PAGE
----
Why/When is Killing a Harm or Wrong

(Hettinger speculations/considerations)

Adapted from Clare Palmer, Animal Ethics in Context (2011) and Peter Singer’s ideas



2.      Self-conscious beings with sense of self as existing through time

         a.      Can have all three types of desires below

         b.      Such beings are not replaceable (according to Singer)

3.      Simple creatures; no sense of self as existing through time; moment to moment beings with no psychological continuity through time

         a.      Can only have desire type (3) (see below)

         b.      Singer believes simple beings are replaceable

         c.      Consider: The pain of such creatures can be real and serious, but since they have no sense of self existing through time, they can’t have the feeling that accompanies having what seems like endless pain



5.      It is wrong to kill a being:

6.      (1) If it frustrates a desire to keep on living

         a.      To have this desire a being must have an understanding of what it is to be alive, to be dead, and a sense of self (being self-conscious): “I might no longer be alive”

         b.      Frustrating this desire is a serious harm

7.      (2) If it frustrates a desire to carry out long term life projects (have children, become an architect, protect the environment)

         a.      This desire also requires a sense of self (being self-conscious) and an understanding of the future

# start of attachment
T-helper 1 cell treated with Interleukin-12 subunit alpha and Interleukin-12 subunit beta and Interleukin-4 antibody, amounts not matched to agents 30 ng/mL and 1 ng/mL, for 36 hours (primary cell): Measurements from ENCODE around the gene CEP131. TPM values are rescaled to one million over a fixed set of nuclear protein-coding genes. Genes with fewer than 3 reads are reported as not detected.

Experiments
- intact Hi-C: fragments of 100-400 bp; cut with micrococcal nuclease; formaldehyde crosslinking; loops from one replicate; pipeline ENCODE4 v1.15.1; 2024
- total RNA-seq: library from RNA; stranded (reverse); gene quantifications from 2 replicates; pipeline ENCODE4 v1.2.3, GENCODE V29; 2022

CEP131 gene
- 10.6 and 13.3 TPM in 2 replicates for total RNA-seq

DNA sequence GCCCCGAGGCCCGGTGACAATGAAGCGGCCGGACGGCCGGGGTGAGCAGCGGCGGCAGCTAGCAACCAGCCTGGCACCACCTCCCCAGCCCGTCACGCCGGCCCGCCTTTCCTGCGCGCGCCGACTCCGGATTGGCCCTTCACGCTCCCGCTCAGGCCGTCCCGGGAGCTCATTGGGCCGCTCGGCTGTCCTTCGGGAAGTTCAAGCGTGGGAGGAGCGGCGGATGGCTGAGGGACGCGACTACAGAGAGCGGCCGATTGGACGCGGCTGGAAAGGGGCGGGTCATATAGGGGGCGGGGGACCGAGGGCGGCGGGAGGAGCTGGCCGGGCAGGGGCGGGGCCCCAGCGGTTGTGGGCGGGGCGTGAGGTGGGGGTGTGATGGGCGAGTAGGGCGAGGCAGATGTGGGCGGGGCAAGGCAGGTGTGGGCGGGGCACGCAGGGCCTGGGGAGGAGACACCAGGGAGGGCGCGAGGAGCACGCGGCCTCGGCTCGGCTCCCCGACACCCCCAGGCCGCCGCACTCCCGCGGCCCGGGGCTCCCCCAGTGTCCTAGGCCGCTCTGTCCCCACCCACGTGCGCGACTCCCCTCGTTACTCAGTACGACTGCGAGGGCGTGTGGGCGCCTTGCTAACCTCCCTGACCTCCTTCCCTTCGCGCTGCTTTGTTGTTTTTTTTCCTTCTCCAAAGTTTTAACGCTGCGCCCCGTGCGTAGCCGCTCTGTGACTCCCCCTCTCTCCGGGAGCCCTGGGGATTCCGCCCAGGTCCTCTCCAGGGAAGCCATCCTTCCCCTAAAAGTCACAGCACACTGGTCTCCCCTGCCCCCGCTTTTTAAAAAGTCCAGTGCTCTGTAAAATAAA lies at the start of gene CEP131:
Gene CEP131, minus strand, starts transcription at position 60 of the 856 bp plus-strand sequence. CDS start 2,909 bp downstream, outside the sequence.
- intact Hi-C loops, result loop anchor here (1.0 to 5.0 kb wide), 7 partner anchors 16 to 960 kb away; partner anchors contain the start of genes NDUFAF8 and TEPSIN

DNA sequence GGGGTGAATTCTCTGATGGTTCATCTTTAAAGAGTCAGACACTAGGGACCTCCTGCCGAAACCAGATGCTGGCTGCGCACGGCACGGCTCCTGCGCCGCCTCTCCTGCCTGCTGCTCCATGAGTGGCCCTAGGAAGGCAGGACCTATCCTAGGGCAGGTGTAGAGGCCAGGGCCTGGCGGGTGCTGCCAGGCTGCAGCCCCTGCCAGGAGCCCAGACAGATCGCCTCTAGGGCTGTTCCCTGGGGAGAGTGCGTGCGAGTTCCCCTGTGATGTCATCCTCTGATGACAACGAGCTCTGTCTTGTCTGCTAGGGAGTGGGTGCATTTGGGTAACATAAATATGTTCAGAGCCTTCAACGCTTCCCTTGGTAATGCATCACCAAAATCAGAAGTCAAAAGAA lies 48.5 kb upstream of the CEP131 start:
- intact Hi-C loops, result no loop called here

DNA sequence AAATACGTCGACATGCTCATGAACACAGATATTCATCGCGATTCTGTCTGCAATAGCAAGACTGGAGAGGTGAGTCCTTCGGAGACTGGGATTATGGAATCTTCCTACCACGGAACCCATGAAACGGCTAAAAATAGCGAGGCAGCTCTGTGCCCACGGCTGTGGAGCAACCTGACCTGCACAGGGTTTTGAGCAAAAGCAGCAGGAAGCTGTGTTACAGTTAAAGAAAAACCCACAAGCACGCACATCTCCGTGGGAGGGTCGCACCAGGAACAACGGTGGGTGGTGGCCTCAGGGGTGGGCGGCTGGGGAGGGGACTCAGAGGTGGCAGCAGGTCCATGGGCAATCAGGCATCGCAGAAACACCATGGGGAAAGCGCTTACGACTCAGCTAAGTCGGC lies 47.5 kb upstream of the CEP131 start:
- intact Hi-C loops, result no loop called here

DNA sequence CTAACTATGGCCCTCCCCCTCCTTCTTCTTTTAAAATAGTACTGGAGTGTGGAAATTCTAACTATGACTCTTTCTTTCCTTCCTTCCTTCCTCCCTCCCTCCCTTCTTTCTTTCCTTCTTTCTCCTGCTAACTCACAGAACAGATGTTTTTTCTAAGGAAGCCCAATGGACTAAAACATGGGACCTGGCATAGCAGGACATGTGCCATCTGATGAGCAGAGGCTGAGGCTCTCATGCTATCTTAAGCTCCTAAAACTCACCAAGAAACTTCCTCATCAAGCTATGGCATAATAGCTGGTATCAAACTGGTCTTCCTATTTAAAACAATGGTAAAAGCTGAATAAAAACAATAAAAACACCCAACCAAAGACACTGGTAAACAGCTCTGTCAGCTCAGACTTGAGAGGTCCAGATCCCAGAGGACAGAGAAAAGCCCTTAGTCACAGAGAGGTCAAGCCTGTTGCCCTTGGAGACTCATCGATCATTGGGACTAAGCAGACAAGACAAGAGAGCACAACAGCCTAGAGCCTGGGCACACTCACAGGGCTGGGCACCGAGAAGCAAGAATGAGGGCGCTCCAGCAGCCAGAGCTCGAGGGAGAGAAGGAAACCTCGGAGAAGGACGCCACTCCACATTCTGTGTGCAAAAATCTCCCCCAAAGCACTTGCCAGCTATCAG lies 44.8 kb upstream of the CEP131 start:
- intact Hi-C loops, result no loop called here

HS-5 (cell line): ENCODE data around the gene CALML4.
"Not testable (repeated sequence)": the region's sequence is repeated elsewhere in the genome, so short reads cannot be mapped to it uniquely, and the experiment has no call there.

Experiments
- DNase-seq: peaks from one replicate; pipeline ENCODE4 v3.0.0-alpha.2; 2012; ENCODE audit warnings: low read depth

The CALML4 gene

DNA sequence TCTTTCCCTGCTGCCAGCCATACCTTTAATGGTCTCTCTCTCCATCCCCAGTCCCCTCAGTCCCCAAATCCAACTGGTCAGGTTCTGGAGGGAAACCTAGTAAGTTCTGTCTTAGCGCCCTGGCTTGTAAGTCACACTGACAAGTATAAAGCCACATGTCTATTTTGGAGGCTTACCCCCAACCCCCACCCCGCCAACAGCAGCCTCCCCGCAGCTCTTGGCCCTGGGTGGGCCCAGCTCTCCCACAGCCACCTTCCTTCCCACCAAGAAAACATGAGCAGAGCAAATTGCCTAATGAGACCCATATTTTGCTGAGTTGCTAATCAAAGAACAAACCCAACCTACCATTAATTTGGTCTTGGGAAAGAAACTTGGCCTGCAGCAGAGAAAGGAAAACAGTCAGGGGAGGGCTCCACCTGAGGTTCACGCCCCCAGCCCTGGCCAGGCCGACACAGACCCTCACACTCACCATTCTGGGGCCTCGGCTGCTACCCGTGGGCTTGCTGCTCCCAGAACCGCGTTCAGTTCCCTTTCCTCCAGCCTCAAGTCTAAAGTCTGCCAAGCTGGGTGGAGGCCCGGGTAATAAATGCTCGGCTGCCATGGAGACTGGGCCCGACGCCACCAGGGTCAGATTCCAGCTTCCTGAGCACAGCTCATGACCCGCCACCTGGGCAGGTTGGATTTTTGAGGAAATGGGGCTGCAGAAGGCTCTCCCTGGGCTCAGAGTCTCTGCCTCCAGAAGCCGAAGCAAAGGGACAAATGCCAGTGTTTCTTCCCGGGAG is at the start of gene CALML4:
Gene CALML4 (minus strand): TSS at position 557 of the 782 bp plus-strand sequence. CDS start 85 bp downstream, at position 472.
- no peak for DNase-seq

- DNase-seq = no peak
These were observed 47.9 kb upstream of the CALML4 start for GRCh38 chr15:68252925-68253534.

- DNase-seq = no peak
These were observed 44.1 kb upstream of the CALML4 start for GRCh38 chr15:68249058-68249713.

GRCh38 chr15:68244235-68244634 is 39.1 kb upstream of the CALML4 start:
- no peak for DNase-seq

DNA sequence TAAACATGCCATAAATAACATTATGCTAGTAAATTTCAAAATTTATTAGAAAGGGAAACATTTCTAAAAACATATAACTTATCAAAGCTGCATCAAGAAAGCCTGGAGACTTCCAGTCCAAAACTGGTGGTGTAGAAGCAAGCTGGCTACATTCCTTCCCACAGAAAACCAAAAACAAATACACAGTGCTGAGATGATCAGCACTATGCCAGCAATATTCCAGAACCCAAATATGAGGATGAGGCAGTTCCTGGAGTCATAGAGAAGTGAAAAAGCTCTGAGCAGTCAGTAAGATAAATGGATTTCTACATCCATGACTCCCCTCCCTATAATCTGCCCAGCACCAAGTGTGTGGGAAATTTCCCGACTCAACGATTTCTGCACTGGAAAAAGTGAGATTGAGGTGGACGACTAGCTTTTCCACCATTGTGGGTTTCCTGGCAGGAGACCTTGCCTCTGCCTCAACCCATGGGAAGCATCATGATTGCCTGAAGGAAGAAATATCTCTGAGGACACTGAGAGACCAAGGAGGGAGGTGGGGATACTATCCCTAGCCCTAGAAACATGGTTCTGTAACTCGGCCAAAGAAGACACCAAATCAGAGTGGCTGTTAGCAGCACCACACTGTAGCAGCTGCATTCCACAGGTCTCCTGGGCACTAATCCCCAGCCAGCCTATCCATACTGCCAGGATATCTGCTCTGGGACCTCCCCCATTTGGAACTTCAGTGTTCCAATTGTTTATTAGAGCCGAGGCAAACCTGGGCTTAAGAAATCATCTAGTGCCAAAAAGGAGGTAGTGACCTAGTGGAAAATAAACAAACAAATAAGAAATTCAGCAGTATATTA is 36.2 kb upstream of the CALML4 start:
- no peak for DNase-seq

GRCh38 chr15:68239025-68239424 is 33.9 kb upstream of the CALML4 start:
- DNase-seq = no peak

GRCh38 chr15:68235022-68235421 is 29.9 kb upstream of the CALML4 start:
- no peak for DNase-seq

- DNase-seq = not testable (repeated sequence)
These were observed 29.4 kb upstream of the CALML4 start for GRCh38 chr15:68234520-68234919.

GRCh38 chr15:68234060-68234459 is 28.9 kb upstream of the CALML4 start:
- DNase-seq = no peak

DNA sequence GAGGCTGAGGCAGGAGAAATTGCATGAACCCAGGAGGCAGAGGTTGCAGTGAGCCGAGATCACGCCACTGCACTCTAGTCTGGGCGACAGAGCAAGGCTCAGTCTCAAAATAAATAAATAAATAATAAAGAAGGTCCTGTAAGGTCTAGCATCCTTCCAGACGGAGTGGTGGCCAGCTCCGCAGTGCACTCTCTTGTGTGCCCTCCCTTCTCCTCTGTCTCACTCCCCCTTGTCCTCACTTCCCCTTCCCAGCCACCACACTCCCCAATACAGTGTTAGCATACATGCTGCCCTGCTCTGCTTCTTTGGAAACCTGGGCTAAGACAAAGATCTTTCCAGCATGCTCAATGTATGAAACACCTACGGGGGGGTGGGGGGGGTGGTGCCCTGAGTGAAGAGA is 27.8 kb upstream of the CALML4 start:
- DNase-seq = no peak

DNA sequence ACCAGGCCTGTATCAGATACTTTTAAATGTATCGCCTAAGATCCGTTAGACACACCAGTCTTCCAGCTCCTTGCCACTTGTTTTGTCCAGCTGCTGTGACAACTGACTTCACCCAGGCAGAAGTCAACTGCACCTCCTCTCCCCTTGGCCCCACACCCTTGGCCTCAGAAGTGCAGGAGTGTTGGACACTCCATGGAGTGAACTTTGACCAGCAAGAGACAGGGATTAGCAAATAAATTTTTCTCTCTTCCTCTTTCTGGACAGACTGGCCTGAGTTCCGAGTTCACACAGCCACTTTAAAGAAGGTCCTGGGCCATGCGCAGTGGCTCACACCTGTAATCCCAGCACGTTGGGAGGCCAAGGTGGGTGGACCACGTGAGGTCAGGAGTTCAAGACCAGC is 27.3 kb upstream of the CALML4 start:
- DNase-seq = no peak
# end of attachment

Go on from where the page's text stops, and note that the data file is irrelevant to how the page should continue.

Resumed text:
b.      Frustrating this desire is a serious harm

8.      (3) If it frustrates a simple want to continue doing something (like chewing one’s cud or finishing one’s bowl of food)

         a.      Frustrating this desire is not nice, but is not a serious harm

         b.      If killing only frustrates these sorts of desires it does not seem to be a serious harm

         c.      It is no more wrong to painlessly kill a being who only has these desires than it is to take a bowl of food away from a dog

         d.      Simple creatures have at most these sorts of desires

         e.      So killing simple creatures is not a big deal



10.    Argument:

         a.      While simple creatures have no desires for the future that killing frustrates, they have a valuable future that we take away from them when we kill them and this is why killing them is a serious harm

11.    Reply:

         a.      But since such beings have is no psychological continuity through time (they are moment to moment beings), we are not depriving them of their future, for they have no future. Since there is no psychological continuity between the being now or the being later, the being later is a different being. To make it so this being does not exist is simply to prevent some other being from existing later, and so killing them does not deprive them of a valuable future that they would enjoy.

Study Questions on Hettinger When/Why Wrong to Kill

1.      Distinguish between different types of future oriented desires and explain why if a being only has a certain type of future oriented desire that it might not be a serious harm to kill that being (painlessly).

2.      Why might the “its wrong to kill a being because doing so deprives it of valuable future” argument not apply to simple creatures?